Flash CS4 Professional ActionScript 2.0

About primitive and complex data types

You can divide all the different data type values into two main categories: primitive or complex.

A primitive value (or primitive data type) is a value that ActionScript stores at the lowest level of abstraction, which means that operations on the primitive data types are generally faster and more efficient than operations carried out on complex data types. The following data types all define a set of one or more primitive values: Boolean, null, Number, String, and undefined.

A complex value (or complex data type) is a value that is not a primitive value and that references the primitive values. Often, these are called reference data types. Complex values belong to the Object data type or a data type that is based on the Object data type. Data types that define sets of complex values include Array, Date, Error, Function, and XML. For more information on these complex data types, see their entries in the ActionScript 2.0 Language Reference.

Variables that contain primitive data types behave differently in certain situations than those containing complex types. For more information, see Using variables in a project.

ActionScript has the following basic data types that you can use in your applications:

Data type



Primitive. The Boolean data type consists of two values: true and false. No other values are valid for variables of this type. The default value of Boolean variable that has been declared but not initialized is false. For more information, see Boolean data type.


Complex. The MovieClip data type lets you control movie clip symbols using the methods of the MovieClip class. For more information, see MovieClip data type.


Primitive. The null data type contains the value null. This value means no value--that is, a lack of data. You can assign the null value in a variety of situations to indicate that a property or variable does not have a value assigned to it. The null data type is the default data type for all classes that define complex data types. An exception to this rule is the Object class, which defaults to undefined. For more information, see null data type.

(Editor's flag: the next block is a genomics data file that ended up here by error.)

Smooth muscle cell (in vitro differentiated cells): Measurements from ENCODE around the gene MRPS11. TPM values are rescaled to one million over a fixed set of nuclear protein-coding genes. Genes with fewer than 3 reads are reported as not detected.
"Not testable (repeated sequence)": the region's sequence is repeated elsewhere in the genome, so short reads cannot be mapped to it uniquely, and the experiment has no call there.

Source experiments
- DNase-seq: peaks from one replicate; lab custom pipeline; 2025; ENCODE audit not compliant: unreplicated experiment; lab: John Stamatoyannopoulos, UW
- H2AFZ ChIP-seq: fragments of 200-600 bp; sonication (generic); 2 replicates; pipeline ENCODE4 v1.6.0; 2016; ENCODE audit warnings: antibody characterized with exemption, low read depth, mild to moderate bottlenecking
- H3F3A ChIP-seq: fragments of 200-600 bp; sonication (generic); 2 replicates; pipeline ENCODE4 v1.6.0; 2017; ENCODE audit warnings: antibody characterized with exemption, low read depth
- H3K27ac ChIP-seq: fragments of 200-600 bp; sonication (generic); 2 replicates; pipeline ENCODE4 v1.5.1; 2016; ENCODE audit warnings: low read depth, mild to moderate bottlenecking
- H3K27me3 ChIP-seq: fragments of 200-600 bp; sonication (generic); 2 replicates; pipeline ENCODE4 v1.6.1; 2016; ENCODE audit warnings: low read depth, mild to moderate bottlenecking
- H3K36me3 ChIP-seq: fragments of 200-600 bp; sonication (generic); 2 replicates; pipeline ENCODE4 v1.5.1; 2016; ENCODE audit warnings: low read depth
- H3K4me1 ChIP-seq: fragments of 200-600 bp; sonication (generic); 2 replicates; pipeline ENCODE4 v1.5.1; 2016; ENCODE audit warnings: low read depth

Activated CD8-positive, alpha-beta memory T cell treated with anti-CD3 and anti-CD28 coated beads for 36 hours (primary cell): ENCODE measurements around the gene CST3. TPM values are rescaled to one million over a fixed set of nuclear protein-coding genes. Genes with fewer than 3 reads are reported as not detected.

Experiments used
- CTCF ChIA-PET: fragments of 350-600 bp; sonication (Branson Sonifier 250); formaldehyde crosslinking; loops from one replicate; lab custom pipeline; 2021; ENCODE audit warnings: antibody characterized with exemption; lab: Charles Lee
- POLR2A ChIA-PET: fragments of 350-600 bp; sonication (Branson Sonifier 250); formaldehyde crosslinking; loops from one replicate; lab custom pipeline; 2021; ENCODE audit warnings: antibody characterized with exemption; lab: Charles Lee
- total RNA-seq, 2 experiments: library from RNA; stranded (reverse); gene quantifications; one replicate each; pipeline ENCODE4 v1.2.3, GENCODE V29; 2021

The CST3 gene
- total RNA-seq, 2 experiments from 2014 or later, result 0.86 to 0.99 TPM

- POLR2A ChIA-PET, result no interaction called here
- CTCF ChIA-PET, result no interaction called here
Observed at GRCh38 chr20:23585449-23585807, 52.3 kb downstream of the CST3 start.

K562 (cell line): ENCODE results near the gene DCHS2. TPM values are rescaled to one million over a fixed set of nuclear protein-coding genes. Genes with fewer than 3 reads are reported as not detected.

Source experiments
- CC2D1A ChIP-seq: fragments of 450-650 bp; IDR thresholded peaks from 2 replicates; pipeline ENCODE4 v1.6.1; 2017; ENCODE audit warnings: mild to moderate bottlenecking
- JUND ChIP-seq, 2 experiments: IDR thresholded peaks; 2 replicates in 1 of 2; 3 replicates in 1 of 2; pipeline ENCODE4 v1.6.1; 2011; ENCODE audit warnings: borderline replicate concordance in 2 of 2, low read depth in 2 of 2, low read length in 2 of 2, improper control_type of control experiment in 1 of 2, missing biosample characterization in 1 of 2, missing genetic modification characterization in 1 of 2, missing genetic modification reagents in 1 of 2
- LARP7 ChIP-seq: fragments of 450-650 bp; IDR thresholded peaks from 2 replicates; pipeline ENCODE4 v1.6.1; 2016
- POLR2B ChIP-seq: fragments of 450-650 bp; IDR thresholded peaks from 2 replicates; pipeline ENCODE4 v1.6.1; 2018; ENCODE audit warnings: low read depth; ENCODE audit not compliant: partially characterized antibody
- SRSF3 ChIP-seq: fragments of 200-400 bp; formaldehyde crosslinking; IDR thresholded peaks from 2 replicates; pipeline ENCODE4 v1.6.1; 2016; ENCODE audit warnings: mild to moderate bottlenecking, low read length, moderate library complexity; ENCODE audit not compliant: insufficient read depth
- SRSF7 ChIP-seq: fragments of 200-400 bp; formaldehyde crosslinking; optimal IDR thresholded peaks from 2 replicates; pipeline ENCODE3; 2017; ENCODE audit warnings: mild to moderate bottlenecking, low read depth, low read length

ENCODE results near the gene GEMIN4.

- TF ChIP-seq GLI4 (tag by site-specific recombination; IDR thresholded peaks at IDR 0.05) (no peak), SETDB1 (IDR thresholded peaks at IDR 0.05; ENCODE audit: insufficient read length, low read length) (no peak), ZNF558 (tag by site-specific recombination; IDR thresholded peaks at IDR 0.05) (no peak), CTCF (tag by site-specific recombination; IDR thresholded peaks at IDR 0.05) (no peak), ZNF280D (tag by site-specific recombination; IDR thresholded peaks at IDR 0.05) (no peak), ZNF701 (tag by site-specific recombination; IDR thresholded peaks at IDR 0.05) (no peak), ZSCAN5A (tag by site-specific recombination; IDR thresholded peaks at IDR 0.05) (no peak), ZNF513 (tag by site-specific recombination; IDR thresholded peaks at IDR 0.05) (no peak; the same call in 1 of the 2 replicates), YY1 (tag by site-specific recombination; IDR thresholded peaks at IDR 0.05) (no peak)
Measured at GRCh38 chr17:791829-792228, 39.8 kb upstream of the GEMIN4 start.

Primitive. This data type can represent integers, unsigned integers, and floating point numbers. To store a floating point number, you should include a decimal point in the number. Without the decimal point, the number is stored as an integer. The Number data type can store values from Number.MAX_VALUE (very high) to Number.MIN_VALUE (very low). For more information, see ActionScript 2.0 Language Reference and Number data type.


Complex. The Object data type is defined by the Object class. The Object class serves as the base class for all class definitions in ActionScript, and it lets you arrange objects inside each other (nested objects). For more information, see Object data type.


Primitive. The String data type represents a sequence of 16-bit characters that might include letters, numbers, and punctuation marks. Strings are stored as Unicode characters, using the UTF-16 format. An operation on a String value returns a new instance of the string. For more information, see String data type.


Primitive. The undefined data type contains one value: undefined. This is the default value for instances of the Object class. You can only assign a value of undefined to variables that belong to the Object class. For more information, see undefined data type.


Complex. The Void data type contains only one value: void. You use this data type to designate functions that don't return a value. Void is a complex data type that references the primitive Void data type. For more information, see Void data type.

For a sample of the datatypes.fla file, see the Flash Samples page at www.adobe.com/go/learn_fl_samples. Download and decompress the Samples zip file and navigate to the ActionScript2.0/DataTypes folder to access the sample.